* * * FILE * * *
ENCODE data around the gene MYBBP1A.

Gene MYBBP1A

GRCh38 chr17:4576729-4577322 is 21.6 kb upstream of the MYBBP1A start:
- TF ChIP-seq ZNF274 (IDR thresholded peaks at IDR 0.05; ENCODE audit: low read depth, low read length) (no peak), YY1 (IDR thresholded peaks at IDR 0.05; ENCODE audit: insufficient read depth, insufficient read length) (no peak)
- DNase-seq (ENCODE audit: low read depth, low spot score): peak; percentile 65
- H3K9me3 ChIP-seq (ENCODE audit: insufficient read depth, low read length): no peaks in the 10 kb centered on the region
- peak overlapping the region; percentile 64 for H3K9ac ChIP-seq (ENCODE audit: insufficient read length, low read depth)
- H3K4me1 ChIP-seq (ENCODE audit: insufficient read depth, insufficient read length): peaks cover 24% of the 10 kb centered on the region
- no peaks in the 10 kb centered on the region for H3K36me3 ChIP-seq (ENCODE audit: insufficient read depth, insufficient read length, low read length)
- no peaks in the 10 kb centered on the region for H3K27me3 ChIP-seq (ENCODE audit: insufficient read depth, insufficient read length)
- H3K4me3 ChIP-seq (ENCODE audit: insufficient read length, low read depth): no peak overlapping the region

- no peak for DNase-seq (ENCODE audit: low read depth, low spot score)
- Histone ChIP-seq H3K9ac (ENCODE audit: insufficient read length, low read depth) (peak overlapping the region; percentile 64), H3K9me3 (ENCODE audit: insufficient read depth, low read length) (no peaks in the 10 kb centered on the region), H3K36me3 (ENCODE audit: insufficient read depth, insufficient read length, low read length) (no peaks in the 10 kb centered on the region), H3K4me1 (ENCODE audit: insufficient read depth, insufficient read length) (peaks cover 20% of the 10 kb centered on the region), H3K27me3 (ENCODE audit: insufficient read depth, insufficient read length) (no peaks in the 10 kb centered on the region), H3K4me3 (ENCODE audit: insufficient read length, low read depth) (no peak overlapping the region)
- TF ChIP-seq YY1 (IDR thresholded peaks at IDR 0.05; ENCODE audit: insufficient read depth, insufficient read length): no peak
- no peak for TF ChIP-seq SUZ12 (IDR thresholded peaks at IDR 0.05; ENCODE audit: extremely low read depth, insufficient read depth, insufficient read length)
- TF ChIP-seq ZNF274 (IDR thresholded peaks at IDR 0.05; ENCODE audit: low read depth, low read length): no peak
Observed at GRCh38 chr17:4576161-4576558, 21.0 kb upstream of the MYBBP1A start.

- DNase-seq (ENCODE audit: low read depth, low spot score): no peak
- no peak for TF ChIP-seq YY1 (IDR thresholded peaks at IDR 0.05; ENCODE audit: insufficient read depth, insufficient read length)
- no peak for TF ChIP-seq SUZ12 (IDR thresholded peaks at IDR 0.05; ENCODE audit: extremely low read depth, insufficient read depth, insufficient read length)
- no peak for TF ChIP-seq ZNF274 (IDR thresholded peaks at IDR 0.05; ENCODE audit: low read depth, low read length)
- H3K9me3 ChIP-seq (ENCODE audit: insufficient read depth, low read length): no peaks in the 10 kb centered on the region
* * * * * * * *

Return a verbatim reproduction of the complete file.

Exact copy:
ENCODE data around the gene MYBBP1A.

Gene MYBBP1A

GRCh38 chr17:4576729-4577322 is 21.6 kb upstream of the MYBBP1A start:
- TF ChIP-seq ZNF274 (IDR thresholded peaks at IDR 0.05; ENCODE audit: low read depth, low read length) (no peak), YY1 (IDR thresholded peaks at IDR 0.05; ENCODE audit: insufficient read depth, insufficient read length) (no peak)
- DNase-seq (ENCODE audit: low read depth, low spot score): peak; percentile 65
- H3K9me3 ChIP-seq (ENCODE audit: insufficient read depth, low read length): no peaks in the 10 kb centered on the region
- peak overlapping the region; percentile 64 for H3K9ac ChIP-seq (ENCODE audit: insufficient read length, low read depth)
- H3K4me1 ChIP-seq (ENCODE audit: insufficient read depth, insufficient read length): peaks cover 24% of the 10 kb centered on the region
- no peaks in the 10 kb centered on the region for H3K36me3 ChIP-seq (ENCODE audit: insufficient read depth, insufficient read length, low read length)
- no peaks in the 10 kb centered on the region for H3K27me3 ChIP-seq (ENCODE audit: insufficient read depth, insufficient read length)
- H3K4me3 ChIP-seq (ENCODE audit: insufficient read length, low read depth): no peak overlapping the region

- no peak for DNase-seq (ENCODE audit: low read depth, low spot score)
- Histone ChIP-seq H3K9ac (ENCODE audit: insufficient read length, low read depth) (peak overlapping the region; percentile 64), H3K9me3 (ENCODE audit: insufficient read depth, low read length) (no peaks in the 10 kb centered on the region), H3K36me3 (ENCODE audit: insufficient read depth, insufficient read length, low read length) (no peaks in the 10 kb centered on the region), H3K4me1 (ENCODE audit: insufficient read depth, insufficient read length) (peaks cover 20% of the 10 kb centered on the region), H3K27me3 (ENCODE audit: insufficient read depth, insufficient read length) (no peaks in the 10 kb centered on the region), H3K4me3 (ENCODE audit: insufficient read length, low read depth) (no peak overlapping the region)
- TF ChIP-seq YY1 (IDR thresholded peaks at IDR 0.05; ENCODE audit: insufficient read depth, insufficient read length): no peak
- no peak for TF ChIP-seq SUZ12 (IDR thresholded peaks at IDR 0.05; ENCODE audit: extremely low read depth, insufficient read depth, insufficient read length)
- TF ChIP-seq ZNF274 (IDR thresholded peaks at IDR 0.05; ENCODE audit: low read depth, low read length): no peak
Observed at GRCh38 chr17:4576161-4576558, 21.0 kb upstream of the MYBBP1A start.

- DNase-seq (ENCODE audit: low read depth, low spot score): no peak
- no peak for TF ChIP-seq YY1 (IDR thresholded peaks at IDR 0.05; ENCODE audit: insufficient read depth, insufficient read length)
- no peak for TF ChIP-seq SUZ12 (IDR thresholded peaks at IDR 0.05; ENCODE audit: extremely low read depth, insufficient read depth, insufficient read length)
- no peak for TF ChIP-seq ZNF274 (IDR thresholded peaks at IDR 0.05; ENCODE audit: low read depth, low read length)
- H3K9me3 ChIP-seq (ENCODE audit: insufficient read depth, low read length): no peaks in the 10 kb centered on the region